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Old 08-12-2017, 01:55 AM   #1
Join Date: Aug 2017
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Default First rabbits and need some help

I recently ended up with six rabbits and may have twelve more to bunny sit over the winter.

These are 3/4 Flemish giant cross.

So far I think I have most of their requirements met but I want/have to build a hutch/play area for them for the winter.

The problem I'm running into is this... most info out there seems geared for house bunnies, the rest of the info is for commercial meat bunnies and these aren't either lol.

These are pets, but outdoor.

The winter temps here get -25 on average to -40

There are wild rabbits here as well.

I'm getting a HUGE mix of information from locals with rabbits.

One says they don't need insulation in the winter.
Another says 2x6 with pink household insulation and a heat lamp.
Another says just give them a pile of square hay bales and they'll be fine.
One says heated wood hutch.
Another says 100% wire or steel hutch in a barn...

See the problem here?

So I'll give you my plan so far and ask again few questions.
Winter is quickly approching and I don't have long to get this built.

I plan to build a basic wooden rabbit hutch... divided into compartments.
Each compartment is for two rabbits.
The size of each compartment is 2.5' x 3'.
A slanted/hinged roof for access.
A pull out tray floor for cleaning.
One foot off the ground with the ground level surrounded by weld wire.
A 6x10 play pen.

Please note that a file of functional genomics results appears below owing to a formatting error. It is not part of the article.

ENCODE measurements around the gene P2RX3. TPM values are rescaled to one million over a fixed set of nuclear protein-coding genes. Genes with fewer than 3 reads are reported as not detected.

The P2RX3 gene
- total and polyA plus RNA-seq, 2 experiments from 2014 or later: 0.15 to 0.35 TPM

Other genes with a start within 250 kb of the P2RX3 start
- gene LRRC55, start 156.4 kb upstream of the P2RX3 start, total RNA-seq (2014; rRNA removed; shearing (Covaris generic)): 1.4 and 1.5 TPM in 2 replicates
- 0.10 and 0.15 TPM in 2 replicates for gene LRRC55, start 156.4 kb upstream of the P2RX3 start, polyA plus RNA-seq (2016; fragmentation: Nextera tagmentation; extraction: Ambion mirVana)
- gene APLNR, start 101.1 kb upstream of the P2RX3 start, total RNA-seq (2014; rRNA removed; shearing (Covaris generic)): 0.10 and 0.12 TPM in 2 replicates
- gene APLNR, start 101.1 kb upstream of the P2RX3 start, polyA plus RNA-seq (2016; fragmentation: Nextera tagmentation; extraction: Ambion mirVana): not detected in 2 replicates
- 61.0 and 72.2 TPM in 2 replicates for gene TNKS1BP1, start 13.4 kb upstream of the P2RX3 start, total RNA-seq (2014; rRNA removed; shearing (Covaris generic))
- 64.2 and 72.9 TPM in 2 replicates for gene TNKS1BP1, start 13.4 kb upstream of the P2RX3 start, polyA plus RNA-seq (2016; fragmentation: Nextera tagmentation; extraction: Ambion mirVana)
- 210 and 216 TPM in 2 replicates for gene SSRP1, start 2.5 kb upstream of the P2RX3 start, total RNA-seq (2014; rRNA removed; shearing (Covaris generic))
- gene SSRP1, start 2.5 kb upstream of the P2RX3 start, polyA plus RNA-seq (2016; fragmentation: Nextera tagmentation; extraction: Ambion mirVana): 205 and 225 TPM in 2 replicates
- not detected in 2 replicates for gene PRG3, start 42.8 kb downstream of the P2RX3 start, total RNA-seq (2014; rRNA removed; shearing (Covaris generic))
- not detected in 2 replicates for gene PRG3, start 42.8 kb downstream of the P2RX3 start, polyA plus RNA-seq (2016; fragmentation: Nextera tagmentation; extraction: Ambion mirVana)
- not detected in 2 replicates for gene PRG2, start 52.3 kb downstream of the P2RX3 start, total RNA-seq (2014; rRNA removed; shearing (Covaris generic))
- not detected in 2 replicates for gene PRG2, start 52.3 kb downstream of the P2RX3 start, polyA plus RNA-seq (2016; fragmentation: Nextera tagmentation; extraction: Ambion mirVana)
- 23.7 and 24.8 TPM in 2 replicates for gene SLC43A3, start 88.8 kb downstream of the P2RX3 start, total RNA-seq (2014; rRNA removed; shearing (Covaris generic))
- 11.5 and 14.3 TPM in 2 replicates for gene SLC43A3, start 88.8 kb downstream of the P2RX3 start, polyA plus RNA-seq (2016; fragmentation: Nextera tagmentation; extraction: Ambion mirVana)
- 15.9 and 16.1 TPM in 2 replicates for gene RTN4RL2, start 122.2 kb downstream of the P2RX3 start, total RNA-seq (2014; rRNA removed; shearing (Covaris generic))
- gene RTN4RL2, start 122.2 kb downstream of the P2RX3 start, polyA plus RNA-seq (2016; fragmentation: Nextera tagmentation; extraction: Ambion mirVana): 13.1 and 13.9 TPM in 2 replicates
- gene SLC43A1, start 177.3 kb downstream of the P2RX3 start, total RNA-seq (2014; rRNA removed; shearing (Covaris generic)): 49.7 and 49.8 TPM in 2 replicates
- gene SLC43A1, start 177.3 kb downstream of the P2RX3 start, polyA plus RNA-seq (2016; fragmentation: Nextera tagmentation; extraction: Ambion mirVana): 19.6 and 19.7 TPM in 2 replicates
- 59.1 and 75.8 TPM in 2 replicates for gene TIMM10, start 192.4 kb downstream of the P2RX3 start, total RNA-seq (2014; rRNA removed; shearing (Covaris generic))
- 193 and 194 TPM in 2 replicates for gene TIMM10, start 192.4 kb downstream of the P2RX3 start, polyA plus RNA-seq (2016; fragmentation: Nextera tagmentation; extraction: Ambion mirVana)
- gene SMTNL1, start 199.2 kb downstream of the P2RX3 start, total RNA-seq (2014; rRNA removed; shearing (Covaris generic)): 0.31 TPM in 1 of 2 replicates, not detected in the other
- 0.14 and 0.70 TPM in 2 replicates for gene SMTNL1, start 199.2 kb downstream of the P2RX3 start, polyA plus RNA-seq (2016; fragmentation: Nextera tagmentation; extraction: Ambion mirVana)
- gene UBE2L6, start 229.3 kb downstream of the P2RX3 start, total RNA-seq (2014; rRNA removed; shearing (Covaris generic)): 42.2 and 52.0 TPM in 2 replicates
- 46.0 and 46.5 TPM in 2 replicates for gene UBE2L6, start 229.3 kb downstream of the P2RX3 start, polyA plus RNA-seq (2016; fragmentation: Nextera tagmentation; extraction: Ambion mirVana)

Separate compartments and play area for the males.
I have 250 watt red heat lamps for the compartments.

Ill draw up a plan and try to post that as well.

My first question is... exactly what temperature is the winter range for rabbits?
So I know what to aim for in the hutch.

How do you keep it warm and ventilated at the same time?

Lamp placement?

Where does the bedding go and the food hay?

I see most of these hutches are divided into a nest box area and an area with a wire screen... does I think have to be designed like this, or can it be one enclosed box to maintain the heat?

I could line the interior with sheet metal... to keep them from chewing it, and to keep the wood from rotting... is this necessary?
Or can I get away with just wood?

For two big rabbits is 2.5x3 enough in the hutch. Considering they will have a big play pen area.

Ive heard the three hop and 2x3 times the length rule. But nothing I've seen fits those rules. Some are just slightly larger than the buns, others are the size of a house bedroom for one...

Atm I'm thinking of building this hutch from 2x2 with 1/4 ply or Osb.
Using insulative foam board as insulation.

If between the foam board, straw bedding, and heat lamps it's still too cool I'm thinking of stacking straw bales around the exterior walls.

Yep electrical will be bunny proofed.

The person I got them from said they wintered in a wooden hutch, no heat and survived the winter.

Honestly I don't see how... at the low temps we get. But hey... they seem to have survived. So idk...

The info I'm getting is really all over the map.


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Old 11-19-2017, 08:45 PM   #2
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Lot's of straw and hay. Should be warm in there, but not too warm. Boys should not be able to be together. Something in a shed or barn would probably work best, because that way it would be shielded from wind and snow. Metal on the outside may be good, but on the inside it would conduct the cold air.